What I can add is what it taught me about myself. I see a little bit of Walter White in me. In the end, he realized that being Heisenberg made him feel alive, and everything else was just an excuse. It was his art, as writing is mine.

Through art we come to know ourselves…

Disclaimer: I do not intend to use my writing for evil… 😀

Musings on user reviews

Reviews are the lifeblood of e-commerce. Without the ability to actually examine the product for themselves consumers are forced to make a judgement based partly on the description of the product, the reputation of the vendor, and the reviews of the item. Yet often these reviews are rife with ideological crusaders, reviews for sale, and odd design choices in the review systems themselves.

As an indy author this is painfully obvious for me at the moment. I have to solicit reviews on amazon because most people who read my work prefer to review it on Goodreads. I have even been tarred and feathered by fake reviewers looking to lower their average score in order to seem legitimate when they give 5 star ratings to their clients. The review system is annoying, and yet I need it to move books and reach potential readers.

The first and largest problem in the review system is that it often reads like any other comment section anywhere else in the internet. I am not popular enough to have this problem yet, but it does annoy the heck out of me when I am reading reviews of games or books and people are using the review system for popular products to push their personal views rather than actually review the product. This can be a fine line, to be sure: should Lovecraft be docked stars because he is racist? for example. Mind you in most cases it is not. I’m sure you have all seen reviews like this, if not go look at the reviews on your favorite (non classic) popular computer game or book. Some are legit, some are lazy, and some people are there to make a point that has little to do with the product itself. I’m not sure how to fix this, yet.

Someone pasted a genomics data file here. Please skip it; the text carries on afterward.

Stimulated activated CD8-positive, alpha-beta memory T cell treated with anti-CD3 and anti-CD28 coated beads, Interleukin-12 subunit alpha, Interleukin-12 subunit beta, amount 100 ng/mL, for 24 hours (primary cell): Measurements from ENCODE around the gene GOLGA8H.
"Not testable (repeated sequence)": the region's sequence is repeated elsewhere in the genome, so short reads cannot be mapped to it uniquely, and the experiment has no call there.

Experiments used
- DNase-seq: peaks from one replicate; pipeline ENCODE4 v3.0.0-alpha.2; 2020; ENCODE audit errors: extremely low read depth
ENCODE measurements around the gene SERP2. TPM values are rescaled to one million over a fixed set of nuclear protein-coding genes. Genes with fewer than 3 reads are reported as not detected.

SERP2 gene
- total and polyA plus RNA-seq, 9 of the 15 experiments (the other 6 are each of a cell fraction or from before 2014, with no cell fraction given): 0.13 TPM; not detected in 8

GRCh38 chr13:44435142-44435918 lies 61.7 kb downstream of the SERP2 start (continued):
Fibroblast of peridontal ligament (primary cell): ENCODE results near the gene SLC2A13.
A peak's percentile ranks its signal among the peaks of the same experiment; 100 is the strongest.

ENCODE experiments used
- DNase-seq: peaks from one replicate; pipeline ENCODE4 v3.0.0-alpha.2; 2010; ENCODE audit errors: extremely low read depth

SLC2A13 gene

Fake reviews are more sensational. There is a thriving cottage industry in selling fake reviews of all sorts of products, as well as companies putting up their own fake reviews of their products. Since reviews still help drive sales, there is a real economic incentive to cheat if you can get away with it. As I noted these ‘reviewers’ often give crap ratings to low profile indy authors in order to even out all of the five star reviews they give to their clients so that they look like a tough reviewer.

The review systems themselves are sometimes even more of a problem. Amazon, the most important reviewer for my career, has some quirks that annoy the crap out of me. They do not amalgamate reviews from all of their secondary sites on my book, even though the product is exactly the same on amazon.com as it is on amazon.ca or amazon.uk. People who have written reviews for me sometimes do not get them approved from various reasons (some are legitimate I suppose, sorry mom!). Even worse is that Amazon owns Goodreads and could easily show the goodreads reviews on a particular title, like Steam shows the metacritic score, but they do not and thus compete with themselves for reviews. I don’t know too many people who are willing to review a product on multiple sites without prodding. This is not to mention the problems with the scoring systems themselves and even how ratings drive searches.